Summary: A study of the Gospel of Mark 8: 22 – 26

Mark 8: 22 – 26

What’s Your Vision Like?

22 Then He came to Bethsaida; and they brought a blind man to Him, and begged Him to touch him. 23 So He took the blind man by the hand and led him out of the town. And when He had spit on his eyes and put His hands on him, He asked him if he saw anything. 24 And he looked up and said, “I see men like trees, walking.” 25 Then He put His hands on his eyes again and made him look up. And he was restored and saw everyone clearly. 26 Then He sent him away to his house, saying, “Neither go into the town, nor tell anyone in the town.”

There is another situation which I believe is a different situation and was recorded by another eyewitness and that was John, so let’s see what he said.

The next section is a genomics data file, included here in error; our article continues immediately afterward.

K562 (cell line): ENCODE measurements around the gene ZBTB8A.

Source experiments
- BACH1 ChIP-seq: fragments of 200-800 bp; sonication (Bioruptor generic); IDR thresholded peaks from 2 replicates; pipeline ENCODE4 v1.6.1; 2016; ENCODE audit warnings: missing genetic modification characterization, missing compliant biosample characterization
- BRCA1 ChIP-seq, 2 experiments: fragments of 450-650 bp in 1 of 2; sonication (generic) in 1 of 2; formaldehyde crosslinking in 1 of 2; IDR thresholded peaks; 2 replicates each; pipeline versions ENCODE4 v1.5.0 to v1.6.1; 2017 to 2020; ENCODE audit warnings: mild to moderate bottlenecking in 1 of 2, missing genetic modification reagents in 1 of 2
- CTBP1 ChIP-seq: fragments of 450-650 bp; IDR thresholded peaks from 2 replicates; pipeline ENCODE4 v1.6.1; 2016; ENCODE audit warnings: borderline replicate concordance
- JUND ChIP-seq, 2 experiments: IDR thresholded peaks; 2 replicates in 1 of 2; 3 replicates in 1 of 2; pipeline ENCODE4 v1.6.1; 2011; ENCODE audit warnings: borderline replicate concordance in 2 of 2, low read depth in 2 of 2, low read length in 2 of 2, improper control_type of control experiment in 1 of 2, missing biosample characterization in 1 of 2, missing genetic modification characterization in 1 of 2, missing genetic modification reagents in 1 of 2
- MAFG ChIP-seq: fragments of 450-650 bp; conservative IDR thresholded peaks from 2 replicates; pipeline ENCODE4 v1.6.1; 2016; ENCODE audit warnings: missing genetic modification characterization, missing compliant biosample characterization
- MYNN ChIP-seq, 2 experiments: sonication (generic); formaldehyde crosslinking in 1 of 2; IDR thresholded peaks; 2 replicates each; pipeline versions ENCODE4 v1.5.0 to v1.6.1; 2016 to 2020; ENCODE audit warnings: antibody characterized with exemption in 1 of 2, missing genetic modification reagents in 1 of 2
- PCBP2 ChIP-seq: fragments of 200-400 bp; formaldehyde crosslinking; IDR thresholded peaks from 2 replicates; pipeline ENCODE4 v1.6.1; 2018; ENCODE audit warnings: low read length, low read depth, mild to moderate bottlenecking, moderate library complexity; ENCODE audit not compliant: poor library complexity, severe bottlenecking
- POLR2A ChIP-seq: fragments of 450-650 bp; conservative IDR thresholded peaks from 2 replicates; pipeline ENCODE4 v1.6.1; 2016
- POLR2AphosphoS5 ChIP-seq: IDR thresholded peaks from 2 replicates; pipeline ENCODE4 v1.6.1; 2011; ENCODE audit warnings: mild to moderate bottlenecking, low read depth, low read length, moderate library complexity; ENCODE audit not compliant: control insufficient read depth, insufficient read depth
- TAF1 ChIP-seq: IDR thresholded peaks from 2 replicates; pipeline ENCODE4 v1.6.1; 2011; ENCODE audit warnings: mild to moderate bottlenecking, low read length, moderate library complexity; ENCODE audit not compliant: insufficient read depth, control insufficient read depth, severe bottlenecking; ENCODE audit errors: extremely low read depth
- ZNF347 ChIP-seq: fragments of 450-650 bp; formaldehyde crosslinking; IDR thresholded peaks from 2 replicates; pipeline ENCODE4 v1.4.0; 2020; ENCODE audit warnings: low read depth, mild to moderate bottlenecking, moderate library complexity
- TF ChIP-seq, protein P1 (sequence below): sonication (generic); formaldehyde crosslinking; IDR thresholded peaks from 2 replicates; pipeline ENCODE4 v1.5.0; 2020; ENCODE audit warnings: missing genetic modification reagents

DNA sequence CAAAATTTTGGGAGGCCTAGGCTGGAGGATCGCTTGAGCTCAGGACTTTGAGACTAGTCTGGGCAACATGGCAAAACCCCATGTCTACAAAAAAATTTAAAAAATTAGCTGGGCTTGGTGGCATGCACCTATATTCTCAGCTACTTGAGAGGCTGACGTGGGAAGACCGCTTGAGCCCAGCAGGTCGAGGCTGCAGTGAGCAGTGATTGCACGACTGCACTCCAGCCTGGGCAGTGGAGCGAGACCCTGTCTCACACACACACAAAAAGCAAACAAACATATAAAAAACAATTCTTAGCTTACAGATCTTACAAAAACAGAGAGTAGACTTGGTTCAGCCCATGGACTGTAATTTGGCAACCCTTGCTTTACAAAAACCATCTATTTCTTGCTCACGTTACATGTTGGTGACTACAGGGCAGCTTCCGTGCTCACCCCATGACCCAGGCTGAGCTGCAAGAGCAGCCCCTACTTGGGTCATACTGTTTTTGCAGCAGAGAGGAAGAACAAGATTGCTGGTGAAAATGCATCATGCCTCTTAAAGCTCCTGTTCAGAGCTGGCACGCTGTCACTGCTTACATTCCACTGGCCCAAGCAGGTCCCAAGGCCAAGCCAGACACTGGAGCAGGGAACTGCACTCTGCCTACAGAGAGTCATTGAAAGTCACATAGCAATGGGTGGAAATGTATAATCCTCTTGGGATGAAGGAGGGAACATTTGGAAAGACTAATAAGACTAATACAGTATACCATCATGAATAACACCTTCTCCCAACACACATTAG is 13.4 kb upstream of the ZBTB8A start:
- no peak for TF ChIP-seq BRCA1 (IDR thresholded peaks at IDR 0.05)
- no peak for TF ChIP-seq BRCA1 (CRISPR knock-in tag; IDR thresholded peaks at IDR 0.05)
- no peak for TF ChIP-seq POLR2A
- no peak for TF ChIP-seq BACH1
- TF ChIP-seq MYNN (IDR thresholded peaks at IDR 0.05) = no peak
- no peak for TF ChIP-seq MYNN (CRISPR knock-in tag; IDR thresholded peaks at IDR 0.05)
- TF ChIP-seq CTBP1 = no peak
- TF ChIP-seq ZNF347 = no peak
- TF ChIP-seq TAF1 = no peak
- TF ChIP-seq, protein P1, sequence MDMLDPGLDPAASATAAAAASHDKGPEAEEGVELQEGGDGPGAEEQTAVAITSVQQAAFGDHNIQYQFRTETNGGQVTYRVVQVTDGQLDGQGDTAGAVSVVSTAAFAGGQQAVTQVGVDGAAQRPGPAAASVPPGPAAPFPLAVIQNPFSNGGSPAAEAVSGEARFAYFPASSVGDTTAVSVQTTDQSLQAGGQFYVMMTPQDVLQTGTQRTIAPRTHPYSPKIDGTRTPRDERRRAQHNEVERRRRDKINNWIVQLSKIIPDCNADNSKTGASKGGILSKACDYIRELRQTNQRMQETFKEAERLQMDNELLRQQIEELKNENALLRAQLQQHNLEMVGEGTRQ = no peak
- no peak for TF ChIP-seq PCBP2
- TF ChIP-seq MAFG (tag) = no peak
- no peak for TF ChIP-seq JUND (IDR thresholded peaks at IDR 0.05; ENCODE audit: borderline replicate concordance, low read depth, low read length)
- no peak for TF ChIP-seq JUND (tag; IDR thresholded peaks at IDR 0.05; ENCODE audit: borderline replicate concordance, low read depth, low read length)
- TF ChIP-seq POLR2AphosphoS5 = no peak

John 9: 1 – 41, 1 Now as Jesus passed by, He saw a man who was blind from birth. 2 And His disciples asked Him, saying, “Rabbi, who sinned, this man or his parents, that he was born blind?” 3 Jesus answered, “Neither this man nor his parents sinned, but that the works of God should be revealed in him. 4 I must work the works of Him who sent Me while it is day; the night is coming when no one can work. 5 As long as I am in the world, I am the light of the world.” 6 When He had said these things, He spat on the ground and made clay with the saliva; and He anointed the eyes of the blind man with the clay. 7 And He said to him, “Go, wash in the pool of Siloam” (which is translated, Sent). So he went and washed, and came back seeing. 8 Therefore the neighbors and those who previously had seen that he was blind said, “Is not this he who sat and begged?” 9 Some said, “This is he.” Others said, “He is like him.” He said, “I am he.” 10 Therefore they said to him, “How were your eyes opened?” 11 He answered and said, “A Man called Jesus made clay and anointed my eyes and said to me, ‘Go to the pool of Siloam and wash.’ So I went and washed, and I received sight.” 12 Then they said to him, “Where is He?” He said, “I do not know.” 13 They brought him who formerly was blind to the Pharisees. 14 Now it was a Sabbath when Jesus made the clay and opened his eyes. 15 Then the Pharisees also asked him again how he had received his sight. He said to them, “He put clay on my eyes, and I washed, and I see.” 16 Therefore some of the Pharisees said, “This Man is not from God, because He does not keep the Sabbath.” Others said, “How can a man who is a sinner do such signs?” And there was a division among them. 17 They said to the blind man again, “What do you say about Him because He opened your eyes?” He said, “He is a prophet.” 18 But the Jews did not believe concerning him, that he had been blind and received his sight, until they called the parents of him who had received his sight. 19 And they asked them, saying, “Is this your son, who you say was born blind? How then does he now see?” 20 His parents answered them and said, “We know that this is our son, and that he was born blind; 21 but by what means he now sees we do not know, or who opened his eyes we do not know. He is of age; ask him. He will speak for himself.” 22 His parents said these things because they feared the Jews, for the Jews had agreed already that if anyone confessed that He was Christ, he would be put out of the synagogue. 23 Therefore his parents said, “He is of age; ask him.” 24 So they again called the man who was blind, and said to him, “Give God the glory! We know that this Man is a sinner.” 25 He answered and said, “Whether He is a sinner or not I do not know. One thing I know: that though I was blind, now I see.” 26 Then they said to him again, “What did He do to you? How did He open your eyes?” 27 He answered them, “I told you already, and you did not listen. Why do you want to hear it again? Do you also want to become His disciples?” 28 Then they reviled him and said, “You are His disciple, but we are Moses’ disciples. 29 We know that God spoke to Moses; as for this fellow, we do not know where He is from.” 30 The man answered and said to them, “Why, this is a marvelous thing, that you do not know where He is from; yet He has opened my eyes! 31 Now we know that God does not hear sinners; but if anyone is a worshiper of God and does His will, He hears him. 32 Since the world began it has been unheard of that anyone opened the eyes of one who was born blind. 33 If this Man were not from God, He could do nothing.” 34 They answered and said to him, “You were completely born in sins, and are you teaching us?” And they cast him out. 35 Jesus heard that they had cast him out; and when He had found him, He said to him, “Do you believe in the Son of God?”36 He answered and said, “Who is He, Sir, that I may believe in Him?” 37 And Jesus said to him, “You have both seen Him and it is He who is talking with you.” 38 Then he said, “Lord, I believe!” And he worshiped Him. 39 And Jesus said, “For judgment I have come into this world, that those who do not see may see, and that those who see may be made blind.” 40 Then some of the Pharisees who were with Him heard these words, and said to Him, “Are we blind also?” 41 Jesus said to them, “If you were blind, you would have no sin; but now you say, ‘We see.’ Therefore your sin remains.